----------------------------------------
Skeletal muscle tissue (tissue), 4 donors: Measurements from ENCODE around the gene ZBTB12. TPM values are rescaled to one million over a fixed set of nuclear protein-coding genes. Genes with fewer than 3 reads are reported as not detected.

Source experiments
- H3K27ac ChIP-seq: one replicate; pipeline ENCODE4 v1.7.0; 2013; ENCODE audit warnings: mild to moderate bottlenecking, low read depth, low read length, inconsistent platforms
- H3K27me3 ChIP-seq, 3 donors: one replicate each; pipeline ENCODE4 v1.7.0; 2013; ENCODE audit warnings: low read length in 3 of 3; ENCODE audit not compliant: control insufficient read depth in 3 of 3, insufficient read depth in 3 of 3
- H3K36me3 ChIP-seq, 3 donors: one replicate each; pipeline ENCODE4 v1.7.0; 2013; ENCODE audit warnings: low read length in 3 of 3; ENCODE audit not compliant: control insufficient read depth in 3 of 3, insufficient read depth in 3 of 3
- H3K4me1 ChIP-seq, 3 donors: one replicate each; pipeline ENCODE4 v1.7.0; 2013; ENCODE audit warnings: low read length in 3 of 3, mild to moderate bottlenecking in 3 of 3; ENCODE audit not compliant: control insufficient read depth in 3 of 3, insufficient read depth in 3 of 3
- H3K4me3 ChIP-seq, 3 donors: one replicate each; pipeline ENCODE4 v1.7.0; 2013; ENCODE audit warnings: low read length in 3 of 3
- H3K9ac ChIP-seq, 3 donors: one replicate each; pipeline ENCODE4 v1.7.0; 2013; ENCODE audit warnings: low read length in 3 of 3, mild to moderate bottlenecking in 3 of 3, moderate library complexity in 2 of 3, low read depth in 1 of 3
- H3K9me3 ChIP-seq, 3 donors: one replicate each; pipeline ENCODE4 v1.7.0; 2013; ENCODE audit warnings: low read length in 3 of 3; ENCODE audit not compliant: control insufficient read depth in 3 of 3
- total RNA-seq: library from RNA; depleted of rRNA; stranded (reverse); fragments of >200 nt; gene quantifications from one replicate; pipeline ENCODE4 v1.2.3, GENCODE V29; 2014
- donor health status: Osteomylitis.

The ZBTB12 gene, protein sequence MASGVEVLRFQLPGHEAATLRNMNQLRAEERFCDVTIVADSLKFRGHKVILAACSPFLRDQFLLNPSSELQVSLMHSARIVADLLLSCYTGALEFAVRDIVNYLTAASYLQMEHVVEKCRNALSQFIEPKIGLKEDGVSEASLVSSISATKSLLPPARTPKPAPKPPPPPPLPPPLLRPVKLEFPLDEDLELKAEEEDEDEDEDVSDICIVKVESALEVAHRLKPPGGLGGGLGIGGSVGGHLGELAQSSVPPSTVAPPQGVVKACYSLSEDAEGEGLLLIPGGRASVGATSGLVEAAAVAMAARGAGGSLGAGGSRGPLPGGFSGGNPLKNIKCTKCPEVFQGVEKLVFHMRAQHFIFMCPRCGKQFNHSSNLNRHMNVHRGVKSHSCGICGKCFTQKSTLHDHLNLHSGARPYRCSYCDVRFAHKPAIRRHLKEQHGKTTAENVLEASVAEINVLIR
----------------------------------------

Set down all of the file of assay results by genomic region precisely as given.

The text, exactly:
Skeletal muscle tissue (tissue), 4 donors: Measurements from ENCODE around the gene ZBTB12. TPM values are rescaled to one million over a fixed set of nuclear protein-coding genes. Genes with fewer than 3 reads are reported as not detected.

Source experiments
- H3K27ac ChIP-seq: one replicate; pipeline ENCODE4 v1.7.0; 2013; ENCODE audit warnings: mild to moderate bottlenecking, low read depth, low read length, inconsistent platforms
- H3K27me3 ChIP-seq, 3 donors: one replicate each; pipeline ENCODE4 v1.7.0; 2013; ENCODE audit warnings: low read length in 3 of 3; ENCODE audit not compliant: control insufficient read depth in 3 of 3, insufficient read depth in 3 of 3
- H3K36me3 ChIP-seq, 3 donors: one replicate each; pipeline ENCODE4 v1.7.0; 2013; ENCODE audit warnings: low read length in 3 of 3; ENCODE audit not compliant: control insufficient read depth in 3 of 3, insufficient read depth in 3 of 3
- H3K4me1 ChIP-seq, 3 donors: one replicate each; pipeline ENCODE4 v1.7.0; 2013; ENCODE audit warnings: low read length in 3 of 3, mild to moderate bottlenecking in 3 of 3; ENCODE audit not compliant: control insufficient read depth in 3 of 3, insufficient read depth in 3 of 3
- H3K4me3 ChIP-seq, 3 donors: one replicate each; pipeline ENCODE4 v1.7.0; 2013; ENCODE audit warnings: low read length in 3 of 3
- H3K9ac ChIP-seq, 3 donors: one replicate each; pipeline ENCODE4 v1.7.0; 2013; ENCODE audit warnings: low read length in 3 of 3, mild to moderate bottlenecking in 3 of 3, moderate library complexity in 2 of 3, low read depth in 1 of 3
- H3K9me3 ChIP-seq, 3 donors: one replicate each; pipeline ENCODE4 v1.7.0; 2013; ENCODE audit warnings: low read length in 3 of 3; ENCODE audit not compliant: control insufficient read depth in 3 of 3
- total RNA-seq: library from RNA; depleted of rRNA; stranded (reverse); fragments of >200 nt; gene quantifications from one replicate; pipeline ENCODE4 v1.2.3, GENCODE V29; 2014
- donor health status: Osteomylitis.

The ZBTB12 gene, protein sequence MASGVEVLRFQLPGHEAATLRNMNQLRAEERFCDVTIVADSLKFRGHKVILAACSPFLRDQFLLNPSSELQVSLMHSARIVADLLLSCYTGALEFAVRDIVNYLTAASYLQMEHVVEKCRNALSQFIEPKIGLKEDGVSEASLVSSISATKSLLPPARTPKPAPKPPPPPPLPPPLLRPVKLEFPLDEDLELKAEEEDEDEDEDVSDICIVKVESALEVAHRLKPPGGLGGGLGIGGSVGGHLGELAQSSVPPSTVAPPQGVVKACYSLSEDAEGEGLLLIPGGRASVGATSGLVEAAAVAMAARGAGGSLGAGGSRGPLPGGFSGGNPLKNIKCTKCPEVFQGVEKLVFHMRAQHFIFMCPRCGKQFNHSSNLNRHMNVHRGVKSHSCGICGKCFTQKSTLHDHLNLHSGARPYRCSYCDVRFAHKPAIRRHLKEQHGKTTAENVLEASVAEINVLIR